Shopify — Ruby on Rails community
“When I built SnowDevil (my online snowboard store), some colleagues in the Ruby On Rails developer community asked if I’d license the code from our store. That pointed me to building Shopify.
We had an early waitlist, with a few thousand emails that we launched to. This was in 2006. Looking back, it actually set the pattern for a lot of SaaS. We launched the beta and had a few hundred stores. Still some of those cohort selling today!”
— Tobi Lütke, CEO
New Relic — Ruby on Rails community
“New Relic started in late 2007, focused squarely on the relatively small but rapidly growing Ruby on Rails market. At that time, Rails was growing in reputation but, it was far from mainstream…I figured it was a good market opportunity for a new startup: not too big to attract a ton of well funded competition, but large enough (and more importantly growing quickly enough) to support an early stage company.
Rails developers are known for adopting the latest technologies, and passionately supporting products that rock, while brutally and vocally criticizing products don't meet their high standards. We were not the first product to target the Rails market, but we believe we had a strong product that immediately earned the support from thought leaders in the rails community. These included highly visible members of the Rails community like DHH, Tobi Luetke, Rick Olson, Obie Fernandez, Tom Mornini and many others. This kind of endorsement can't be bought; it needs to be earned. It had amazing impact on our early traction.”
— Lew Cirne, CEO (source)
Plaid — Online developer and PM communities
“Prior to Plaid, we spent 9 months building consumer financial products, and ended up deciding to create Plaid out of our own frustration with the lack of good infrastructure. We actually became our own first customer. From there, we mostly grew through word of mouth in the developer and product manager community. We invested in meeting founders of fintech companies, learning their problems, and seeing how Plaid could help. Lots of time spent on forums, IRC, meetups, and working with startup accelerators.”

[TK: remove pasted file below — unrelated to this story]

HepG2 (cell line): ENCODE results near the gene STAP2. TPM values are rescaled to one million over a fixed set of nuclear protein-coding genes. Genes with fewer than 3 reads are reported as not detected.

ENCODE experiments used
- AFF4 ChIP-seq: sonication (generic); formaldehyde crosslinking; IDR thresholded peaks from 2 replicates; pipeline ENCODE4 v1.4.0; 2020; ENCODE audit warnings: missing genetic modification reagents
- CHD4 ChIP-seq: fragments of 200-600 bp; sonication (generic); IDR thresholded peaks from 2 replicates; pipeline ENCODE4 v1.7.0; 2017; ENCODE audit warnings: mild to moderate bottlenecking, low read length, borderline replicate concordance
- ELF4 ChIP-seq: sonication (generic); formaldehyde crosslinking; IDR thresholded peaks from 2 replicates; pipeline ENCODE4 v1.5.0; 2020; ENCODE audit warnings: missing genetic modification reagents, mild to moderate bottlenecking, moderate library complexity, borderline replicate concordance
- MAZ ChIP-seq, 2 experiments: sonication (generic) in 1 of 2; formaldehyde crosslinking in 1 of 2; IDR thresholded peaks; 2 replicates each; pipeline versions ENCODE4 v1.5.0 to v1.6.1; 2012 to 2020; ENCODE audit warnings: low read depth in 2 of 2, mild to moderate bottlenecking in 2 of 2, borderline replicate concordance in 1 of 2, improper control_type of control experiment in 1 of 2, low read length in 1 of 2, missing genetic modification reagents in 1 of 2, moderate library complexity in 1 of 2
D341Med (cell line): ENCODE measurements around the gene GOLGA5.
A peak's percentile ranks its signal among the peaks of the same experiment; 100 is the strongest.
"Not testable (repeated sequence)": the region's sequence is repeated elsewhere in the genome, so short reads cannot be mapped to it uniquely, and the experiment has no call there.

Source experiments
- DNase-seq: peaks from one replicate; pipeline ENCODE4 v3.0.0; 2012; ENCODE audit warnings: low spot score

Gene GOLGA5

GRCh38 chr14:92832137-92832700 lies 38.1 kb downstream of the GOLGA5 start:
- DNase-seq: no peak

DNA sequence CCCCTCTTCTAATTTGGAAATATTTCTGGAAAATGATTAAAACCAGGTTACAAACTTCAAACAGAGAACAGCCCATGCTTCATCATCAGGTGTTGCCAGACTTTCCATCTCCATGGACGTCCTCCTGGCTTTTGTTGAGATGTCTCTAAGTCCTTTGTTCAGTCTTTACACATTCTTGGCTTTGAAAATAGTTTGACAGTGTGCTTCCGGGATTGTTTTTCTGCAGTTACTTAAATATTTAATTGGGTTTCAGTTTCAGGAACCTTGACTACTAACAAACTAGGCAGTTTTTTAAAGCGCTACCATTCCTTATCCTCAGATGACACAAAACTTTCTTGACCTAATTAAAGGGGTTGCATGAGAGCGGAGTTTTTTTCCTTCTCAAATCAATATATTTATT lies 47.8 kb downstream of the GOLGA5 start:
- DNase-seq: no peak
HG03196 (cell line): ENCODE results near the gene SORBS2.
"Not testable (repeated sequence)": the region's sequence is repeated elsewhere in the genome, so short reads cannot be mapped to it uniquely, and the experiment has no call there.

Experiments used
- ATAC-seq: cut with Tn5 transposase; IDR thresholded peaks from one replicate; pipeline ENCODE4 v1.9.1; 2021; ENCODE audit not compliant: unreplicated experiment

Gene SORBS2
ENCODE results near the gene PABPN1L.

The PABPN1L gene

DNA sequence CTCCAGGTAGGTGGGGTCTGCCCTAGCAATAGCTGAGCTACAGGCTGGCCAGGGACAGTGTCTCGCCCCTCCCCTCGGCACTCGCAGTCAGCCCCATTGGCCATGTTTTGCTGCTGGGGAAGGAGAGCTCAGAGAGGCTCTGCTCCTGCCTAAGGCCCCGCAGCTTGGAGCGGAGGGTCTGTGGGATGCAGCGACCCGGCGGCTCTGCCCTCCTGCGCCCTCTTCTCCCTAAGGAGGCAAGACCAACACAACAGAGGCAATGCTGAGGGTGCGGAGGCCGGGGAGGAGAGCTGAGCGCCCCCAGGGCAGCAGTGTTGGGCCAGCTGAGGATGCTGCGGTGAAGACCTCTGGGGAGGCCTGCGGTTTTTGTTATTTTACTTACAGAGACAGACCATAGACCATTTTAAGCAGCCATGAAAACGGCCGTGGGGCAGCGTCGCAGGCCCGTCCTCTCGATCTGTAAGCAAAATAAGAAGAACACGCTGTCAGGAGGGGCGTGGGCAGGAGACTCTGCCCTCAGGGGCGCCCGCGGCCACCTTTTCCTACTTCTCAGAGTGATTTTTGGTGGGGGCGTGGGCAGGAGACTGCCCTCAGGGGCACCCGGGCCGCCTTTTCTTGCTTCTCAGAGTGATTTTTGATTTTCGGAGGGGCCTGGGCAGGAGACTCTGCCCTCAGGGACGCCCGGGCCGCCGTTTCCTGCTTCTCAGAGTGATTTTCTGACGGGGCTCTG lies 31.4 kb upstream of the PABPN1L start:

— Zach Perret, CEO and co-founder
Figma — Twitter
“In the early days of Figma, we talked with practically every designer we knew. In search of more feedback, we turned to Twitter which I realized we could use to determine the most influential designers. After getting the data, I further filtered the list to people that were personally inspirational to me. Then I cold emailed / found introductions to many of these people and showed them Figma. At the time, Figma was early, but this resulted in all sorts of incredible feedback. As we evolved the product, we kept these designers in the loop about what was changing. By the time we launched, we had built a relationship with these customers and many amplified our message.
Fun fact: Coda (then called Krypton) was the first team to adopt Figma!”
— Dylan Field, CEO
Square — Going door to door to SMBs
“Jack 100% tapped his personal network to get ‘Clubhouse’-type people on Square, but they didn't really create repeat usage or become real customers. Cheri Mims of Lillybelle Flowers and Sightglass Coffee were actual merchants we could walk to and speak with. They were our first real every-day-use customers. We could visit them multiple times per week to see what worked and what didn't, allowing us to refine the product. We continued to reach out to local businesses we patronized and convinced some of them to use Square when we were still quite young.”
— Cameron Walters, Square founding team
Atlassian — Open source community